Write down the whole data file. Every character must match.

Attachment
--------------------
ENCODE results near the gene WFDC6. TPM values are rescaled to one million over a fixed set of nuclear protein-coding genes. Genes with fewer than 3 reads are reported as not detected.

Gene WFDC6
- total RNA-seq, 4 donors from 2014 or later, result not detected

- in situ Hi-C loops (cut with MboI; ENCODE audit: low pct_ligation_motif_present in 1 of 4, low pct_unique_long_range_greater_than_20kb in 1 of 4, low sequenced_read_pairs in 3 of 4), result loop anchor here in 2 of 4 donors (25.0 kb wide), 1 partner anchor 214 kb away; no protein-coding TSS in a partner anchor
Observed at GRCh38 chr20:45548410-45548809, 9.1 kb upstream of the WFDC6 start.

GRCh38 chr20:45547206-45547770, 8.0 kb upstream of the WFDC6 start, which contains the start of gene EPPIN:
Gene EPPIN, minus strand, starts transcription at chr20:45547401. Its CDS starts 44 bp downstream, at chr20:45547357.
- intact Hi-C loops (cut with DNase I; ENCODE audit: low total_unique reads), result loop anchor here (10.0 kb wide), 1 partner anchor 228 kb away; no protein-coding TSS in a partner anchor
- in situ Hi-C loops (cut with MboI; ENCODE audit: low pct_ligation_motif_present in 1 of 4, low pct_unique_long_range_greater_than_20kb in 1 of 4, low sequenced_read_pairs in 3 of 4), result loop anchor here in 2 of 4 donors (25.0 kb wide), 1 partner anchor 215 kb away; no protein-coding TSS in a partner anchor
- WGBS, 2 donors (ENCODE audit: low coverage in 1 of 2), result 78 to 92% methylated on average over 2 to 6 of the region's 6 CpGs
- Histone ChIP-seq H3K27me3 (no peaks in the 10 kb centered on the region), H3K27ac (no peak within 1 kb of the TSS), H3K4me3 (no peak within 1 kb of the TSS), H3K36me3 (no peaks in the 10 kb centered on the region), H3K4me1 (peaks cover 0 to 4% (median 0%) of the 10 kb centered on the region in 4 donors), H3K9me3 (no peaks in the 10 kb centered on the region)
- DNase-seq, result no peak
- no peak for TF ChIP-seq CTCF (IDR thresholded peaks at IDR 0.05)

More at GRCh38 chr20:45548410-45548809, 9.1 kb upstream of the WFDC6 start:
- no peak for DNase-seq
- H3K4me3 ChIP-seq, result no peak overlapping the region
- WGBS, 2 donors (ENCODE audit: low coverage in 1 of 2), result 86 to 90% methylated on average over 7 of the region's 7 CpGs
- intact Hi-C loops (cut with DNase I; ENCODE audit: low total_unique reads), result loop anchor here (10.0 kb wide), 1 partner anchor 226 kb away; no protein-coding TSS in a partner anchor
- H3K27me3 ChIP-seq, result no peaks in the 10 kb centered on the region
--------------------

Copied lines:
ENCODE results near the gene WFDC6. TPM values are rescaled to one million over a fixed set of nuclear protein-coding genes. Genes with fewer than 3 reads are reported as not detected.

Gene WFDC6
- total RNA-seq, 4 donors from 2014 or later, result not detected

- in situ Hi-C loops (cut with MboI; ENCODE audit: low pct_ligation_motif_present in 1 of 4, low pct_unique_long_range_greater_than_20kb in 1 of 4, low sequenced_read_pairs in 3 of 4), result loop anchor here in 2 of 4 donors (25.0 kb wide), 1 partner anchor 214 kb away; no protein-coding TSS in a partner anchor
Observed at GRCh38 chr20:45548410-45548809, 9.1 kb upstream of the WFDC6 start.

GRCh38 chr20:45547206-45547770, 8.0 kb upstream of the WFDC6 start, which contains the start of gene EPPIN:
Gene EPPIN, minus strand, starts transcription at chr20:45547401. Its CDS starts 44 bp downstream, at chr20:45547357.
- intact Hi-C loops (cut with DNase I; ENCODE audit: low total_unique reads), result loop anchor here (10.0 kb wide), 1 partner anchor 228 kb away; no protein-coding TSS in a partner anchor
- in situ Hi-C loops (cut with MboI; ENCODE audit: low pct_ligation_motif_present in 1 of 4, low pct_unique_long_range_greater_than_20kb in 1 of 4, low sequenced_read_pairs in 3 of 4), result loop anchor here in 2 of 4 donors (25.0 kb wide), 1 partner anchor 215 kb away; no protein-coding TSS in a partner anchor
- WGBS, 2 donors (ENCODE audit: low coverage in 1 of 2), result 78 to 92% methylated on average over 2 to 6 of the region's 6 CpGs
- Histone ChIP-seq H3K27me3 (no peaks in the 10 kb centered on the region), H3K27ac (no peak within 1 kb of the TSS), H3K4me3 (no peak within 1 kb of the TSS), H3K36me3 (no peaks in the 10 kb centered on the region), H3K4me1 (peaks cover 0 to 4% (median 0%) of the 10 kb centered on the region in 4 donors), H3K9me3 (no peaks in the 10 kb centered on the region)
- DNase-seq, result no peak
- no peak for TF ChIP-seq CTCF (IDR thresholded peaks at IDR 0.05)

More at GRCh38 chr20:45548410-45548809, 9.1 kb upstream of the WFDC6 start:
- no peak for DNase-seq
- H3K4me3 ChIP-seq, result no peak overlapping the region
- WGBS, 2 donors (ENCODE audit: low coverage in 1 of 2), result 86 to 90% methylated on average over 7 of the region's 7 CpGs
- intact Hi-C loops (cut with DNase I; ENCODE audit: low total_unique reads), result loop anchor here (10.0 kb wide), 1 partner anchor 226 kb away; no protein-coding TSS in a partner anchor
- H3K27me3 ChIP-seq, result no peaks in the 10 kb centered on the region